“Wait!” I say as she turns on her heel, but before I can ask her if Celeste is going to be ok, she’s gone. I turn to the room, and I see Hugh holding Joy, Bridget and Zoey watching Linus, and Samuel watching an iPad, and boom, it’s waterworks again.

“Mrs. Charles!” says Zoey, jumping to her feet. And then, again more cautiously: “Are you ok, Mrs. Charles?”

I nod vigorously. “I’m fine. Just fine.”

“Mom!” shouts Bridget.

She wraps her arms around me, and in a matter of seconds she is squeezed out by Linus, and I take them into my hug together. My heart fills up until the love actually hurts. I hold my kids as tightly as I can, whispering, “It’s Mom. I’m here.”

And then I make room for Samuel and Zoey. Even Anna Joy gets in on the action for a sweet, short moment.

When the children have peeled away, I move to sit by Hugh. “Have they told you anything?” I ask in a low voice.

“Only that there’s spinal cord damage,” he tells me. His face is the color of wet ash. “They say it could be hours before they know more.”

I nod and swallow hard. Yes, I want to go to pieces. But now is the time for me to be a mother and a friend. I reach out my arms for little Anna Joy, and she practically leaps into them. Oof—she’s much heavier now that I’m in my real body. “Other mommy!” she cries delightedly.

Hugh looks at me, shocked. I’m shocked myself, but then, just a little bit of me gets this. The little ones always know.

“Let me take care of her, and you get some rest,” I tell him. “She’ll need you bright eyed when she’s back up and running.”

He shakes his head. “They said that maybe . . .”

“Don’t listen to that,” I tell him with fake confidence. “She’s tough as hell. And she loves you guys so much,” I add. “I believe she’s capable of truly anything, if it’s for the sake of her family.”

Hugh nods. “You’re right. That’s completely true. I had no idea you knew my Celeste so well.”

He takes Zoey’s and Samuel’s hands tightly in his own. “Come on, Team Mason!” he says to them. “Everybody send up a quick prayer, and then let Mom work her magic. She’s got this.”

I nod. “Bridge, Linus, your dad’s here, right?”

Linus looks up at me. “He’s in the cafeteria,” he says.

“Perfect. Go find him and tell him to give you twenty bucks for lunch—dinner—whatever meal comes next—and send him up here in your place, will you?”

“But we want to wait here with you,” says Bridget. “To find out if Mrs. Mason is going to be ok.”

“This is what I need you to do,” I say to her, channeling Celeste. “And we know that Celeste is going to be ok, so just stay down there and wait for a text.”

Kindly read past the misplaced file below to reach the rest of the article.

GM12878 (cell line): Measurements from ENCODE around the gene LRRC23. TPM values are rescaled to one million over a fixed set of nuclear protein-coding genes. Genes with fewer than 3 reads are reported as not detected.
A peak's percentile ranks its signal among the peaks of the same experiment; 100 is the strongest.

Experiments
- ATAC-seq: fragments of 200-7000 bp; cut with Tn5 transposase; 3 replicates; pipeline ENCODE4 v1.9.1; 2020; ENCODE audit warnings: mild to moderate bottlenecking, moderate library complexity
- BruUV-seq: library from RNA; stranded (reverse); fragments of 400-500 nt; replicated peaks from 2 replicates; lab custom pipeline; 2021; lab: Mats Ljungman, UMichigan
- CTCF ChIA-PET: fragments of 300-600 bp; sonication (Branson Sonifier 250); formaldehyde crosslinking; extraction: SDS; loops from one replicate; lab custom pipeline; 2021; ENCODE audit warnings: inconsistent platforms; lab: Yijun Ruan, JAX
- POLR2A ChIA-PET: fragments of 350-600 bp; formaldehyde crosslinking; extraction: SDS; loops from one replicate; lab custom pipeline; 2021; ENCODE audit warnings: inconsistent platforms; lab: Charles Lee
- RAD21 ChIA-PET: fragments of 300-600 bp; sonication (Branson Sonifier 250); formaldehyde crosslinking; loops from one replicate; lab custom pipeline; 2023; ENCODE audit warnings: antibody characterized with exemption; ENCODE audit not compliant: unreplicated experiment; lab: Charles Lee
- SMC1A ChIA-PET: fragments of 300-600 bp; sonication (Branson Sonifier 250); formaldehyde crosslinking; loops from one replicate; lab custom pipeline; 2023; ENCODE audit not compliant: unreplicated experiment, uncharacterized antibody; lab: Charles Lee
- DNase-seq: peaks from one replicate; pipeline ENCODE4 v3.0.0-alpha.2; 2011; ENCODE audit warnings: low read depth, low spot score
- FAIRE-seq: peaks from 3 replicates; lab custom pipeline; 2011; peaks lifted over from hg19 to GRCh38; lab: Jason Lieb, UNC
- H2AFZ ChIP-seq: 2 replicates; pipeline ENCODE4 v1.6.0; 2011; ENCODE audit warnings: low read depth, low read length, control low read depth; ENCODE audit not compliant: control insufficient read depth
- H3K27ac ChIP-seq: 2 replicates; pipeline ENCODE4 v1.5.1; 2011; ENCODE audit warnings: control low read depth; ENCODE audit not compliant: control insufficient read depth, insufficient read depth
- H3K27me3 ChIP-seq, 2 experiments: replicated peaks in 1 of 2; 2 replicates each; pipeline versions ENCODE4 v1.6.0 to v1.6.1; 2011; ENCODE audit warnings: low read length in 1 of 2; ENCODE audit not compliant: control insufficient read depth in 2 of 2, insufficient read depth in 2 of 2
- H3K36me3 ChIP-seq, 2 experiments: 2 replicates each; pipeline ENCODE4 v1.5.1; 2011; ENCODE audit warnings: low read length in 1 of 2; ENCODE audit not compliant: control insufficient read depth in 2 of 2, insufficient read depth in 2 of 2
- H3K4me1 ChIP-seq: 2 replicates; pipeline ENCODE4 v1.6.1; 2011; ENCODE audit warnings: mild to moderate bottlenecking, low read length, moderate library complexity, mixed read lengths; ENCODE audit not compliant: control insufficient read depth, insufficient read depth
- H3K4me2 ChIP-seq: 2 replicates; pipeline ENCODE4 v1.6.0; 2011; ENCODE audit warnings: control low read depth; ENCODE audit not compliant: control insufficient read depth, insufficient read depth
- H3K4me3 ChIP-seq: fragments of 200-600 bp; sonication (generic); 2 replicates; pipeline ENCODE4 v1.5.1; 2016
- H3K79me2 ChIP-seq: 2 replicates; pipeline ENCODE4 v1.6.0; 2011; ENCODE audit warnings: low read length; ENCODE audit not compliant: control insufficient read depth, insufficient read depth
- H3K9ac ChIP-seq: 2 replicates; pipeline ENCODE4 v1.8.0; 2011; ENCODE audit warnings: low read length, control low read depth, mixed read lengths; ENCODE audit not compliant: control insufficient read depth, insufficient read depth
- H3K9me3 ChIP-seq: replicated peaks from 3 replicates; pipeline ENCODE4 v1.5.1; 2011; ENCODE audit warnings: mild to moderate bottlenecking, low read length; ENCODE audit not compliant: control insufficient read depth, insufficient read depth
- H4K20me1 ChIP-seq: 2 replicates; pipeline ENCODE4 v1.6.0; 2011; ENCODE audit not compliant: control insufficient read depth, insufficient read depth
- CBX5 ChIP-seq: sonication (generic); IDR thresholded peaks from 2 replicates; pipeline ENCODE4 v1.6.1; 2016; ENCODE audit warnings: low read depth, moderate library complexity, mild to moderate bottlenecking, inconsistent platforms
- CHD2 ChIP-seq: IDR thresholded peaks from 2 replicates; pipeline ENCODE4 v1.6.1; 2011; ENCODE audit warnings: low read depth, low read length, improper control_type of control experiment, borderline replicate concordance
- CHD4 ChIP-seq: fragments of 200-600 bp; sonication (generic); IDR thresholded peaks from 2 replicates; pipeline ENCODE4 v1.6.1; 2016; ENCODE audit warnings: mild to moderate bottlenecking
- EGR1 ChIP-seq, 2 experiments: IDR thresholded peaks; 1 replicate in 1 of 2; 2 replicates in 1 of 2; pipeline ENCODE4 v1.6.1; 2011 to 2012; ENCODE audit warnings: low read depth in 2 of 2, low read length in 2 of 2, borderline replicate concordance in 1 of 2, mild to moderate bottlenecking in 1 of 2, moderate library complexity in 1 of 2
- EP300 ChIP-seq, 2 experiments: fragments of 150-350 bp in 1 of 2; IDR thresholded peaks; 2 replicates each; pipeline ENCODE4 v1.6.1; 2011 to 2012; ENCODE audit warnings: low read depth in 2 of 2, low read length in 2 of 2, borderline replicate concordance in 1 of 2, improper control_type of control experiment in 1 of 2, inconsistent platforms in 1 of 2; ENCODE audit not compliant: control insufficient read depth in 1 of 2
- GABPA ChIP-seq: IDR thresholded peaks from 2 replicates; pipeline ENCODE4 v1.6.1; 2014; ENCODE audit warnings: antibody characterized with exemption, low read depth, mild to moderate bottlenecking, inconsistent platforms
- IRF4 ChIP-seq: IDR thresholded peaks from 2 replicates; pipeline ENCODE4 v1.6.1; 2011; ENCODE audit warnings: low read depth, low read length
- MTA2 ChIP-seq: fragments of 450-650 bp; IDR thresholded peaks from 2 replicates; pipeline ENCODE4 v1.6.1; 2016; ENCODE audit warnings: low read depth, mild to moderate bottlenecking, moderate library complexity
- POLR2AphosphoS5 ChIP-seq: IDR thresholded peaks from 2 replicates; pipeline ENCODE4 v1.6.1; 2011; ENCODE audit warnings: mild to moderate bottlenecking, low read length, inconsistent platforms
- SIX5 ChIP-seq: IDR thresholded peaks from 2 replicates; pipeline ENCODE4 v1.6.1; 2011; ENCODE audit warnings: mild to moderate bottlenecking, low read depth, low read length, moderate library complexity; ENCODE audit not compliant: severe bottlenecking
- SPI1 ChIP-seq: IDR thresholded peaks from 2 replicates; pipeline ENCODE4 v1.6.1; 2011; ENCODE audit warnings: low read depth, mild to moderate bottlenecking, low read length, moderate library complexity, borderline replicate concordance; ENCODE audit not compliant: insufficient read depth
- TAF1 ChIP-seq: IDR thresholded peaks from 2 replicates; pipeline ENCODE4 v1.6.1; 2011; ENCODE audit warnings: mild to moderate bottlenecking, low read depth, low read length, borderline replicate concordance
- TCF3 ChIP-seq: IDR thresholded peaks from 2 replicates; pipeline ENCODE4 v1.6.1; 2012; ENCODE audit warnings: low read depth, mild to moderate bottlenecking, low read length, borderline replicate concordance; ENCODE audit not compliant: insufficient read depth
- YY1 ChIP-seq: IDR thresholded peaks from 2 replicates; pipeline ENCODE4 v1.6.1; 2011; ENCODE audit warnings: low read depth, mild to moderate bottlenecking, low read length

Hugh nods. “You go too, Zoey,” he says to his daughter, peeling off a twenty from his wallet. “Samuel, you want to stay with me or go eat with them?”

Samuel looks at Linus, who shrugs. “Eat,” he says.

I tell Bridget to tell Seth to buy the boys comic books from the gift shop. “For both boys,” I say. “He can complain to me later if he doesn’t like it.”

The kids scuttle off. I make a pillow of the kids’ softball blankets, and Hugh conks out instantly, and Anna Joy and I play with the busy box in the corner of the waiting room for what feels like hours. In that time I think over what I told Celeste back in that hospital room. I imagine what she would have told me.

At last, a doctor arrives in the waiting room. I sit there in my double hospital gowns with Hugh on one side and Anna Joy running circles into the floor, and together we hear the news. “She’s awake, and her latest scan is looking promising. She can have visitors now,” she tells us.

Hugh looks at me, and I laugh. “Go, Hugh!”

The poor man sprints away, leaving me and his toddler to fend for ourselves. Seth is nowhere to be found, but Hugh has left Celeste’s handbag behind in the waiting room, and there, right where I left it, is my phone.

I call Davis. Of course I do. I call the person who has become my main confidant, with one exception: I never, ever talk about Seth with him. Now it’s time to break the rule and get real. And get real with myself.

He answers on half a ring, asks me where I am, and I tell him the hospital. This he knows, somehow. “Where in the hospital, I mean? Because I’m in the ER, and you’re not, and the nurses seem kind of put out about it.”

I swear into the phone.

“Sorry?” asks Davis.

“That wasn’t for you,” I explain. “I did do a runner, because I was worried about my friend. She’s in bad shape.”

“Celeste?” he asks. “The woman who saved your life?”